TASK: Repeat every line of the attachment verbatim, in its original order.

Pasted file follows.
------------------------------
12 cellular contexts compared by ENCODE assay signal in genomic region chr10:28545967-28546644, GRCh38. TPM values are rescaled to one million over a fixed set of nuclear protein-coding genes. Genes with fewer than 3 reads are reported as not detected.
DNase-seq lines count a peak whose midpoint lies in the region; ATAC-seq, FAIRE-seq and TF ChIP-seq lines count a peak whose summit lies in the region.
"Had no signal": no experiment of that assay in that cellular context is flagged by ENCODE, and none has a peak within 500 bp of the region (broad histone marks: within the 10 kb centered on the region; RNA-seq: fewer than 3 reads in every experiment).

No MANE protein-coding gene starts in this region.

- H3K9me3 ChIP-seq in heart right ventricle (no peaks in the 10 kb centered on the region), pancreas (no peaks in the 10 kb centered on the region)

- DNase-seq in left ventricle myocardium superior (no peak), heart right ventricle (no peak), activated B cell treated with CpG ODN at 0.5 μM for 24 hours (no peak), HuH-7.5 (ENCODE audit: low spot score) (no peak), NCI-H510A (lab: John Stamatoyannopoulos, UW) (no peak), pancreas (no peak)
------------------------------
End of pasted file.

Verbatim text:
12 cellular contexts compared by ENCODE assay signal in genomic region chr10:28545967-28546644, GRCh38. TPM values are rescaled to one million over a fixed set of nuclear protein-coding genes. Genes with fewer than 3 reads are reported as not detected.
DNase-seq lines count a peak whose midpoint lies in the region; ATAC-seq, FAIRE-seq and TF ChIP-seq lines count a peak whose summit lies in the region.
"Had no signal": no experiment of that assay in that cellular context is flagged by ENCODE, and none has a peak within 500 bp of the region (broad histone marks: within the 10 kb centered on the region; RNA-seq: fewer than 3 reads in every experiment).

No MANE protein-coding gene starts in this region.

- H3K9me3 ChIP-seq in heart right ventricle (no peaks in the 10 kb centered on the region), pancreas (no peaks in the 10 kb centered on the region)

- DNase-seq in left ventricle myocardium superior (no peak), heart right ventricle (no peak), activated B cell treated with CpG ODN at 0.5 μM for 24 hours (no peak), HuH-7.5 (ENCODE audit: low spot score) (no peak), NCI-H510A (lab: John Stamatoyannopoulos, UW) (no peak), pancreas (no peak)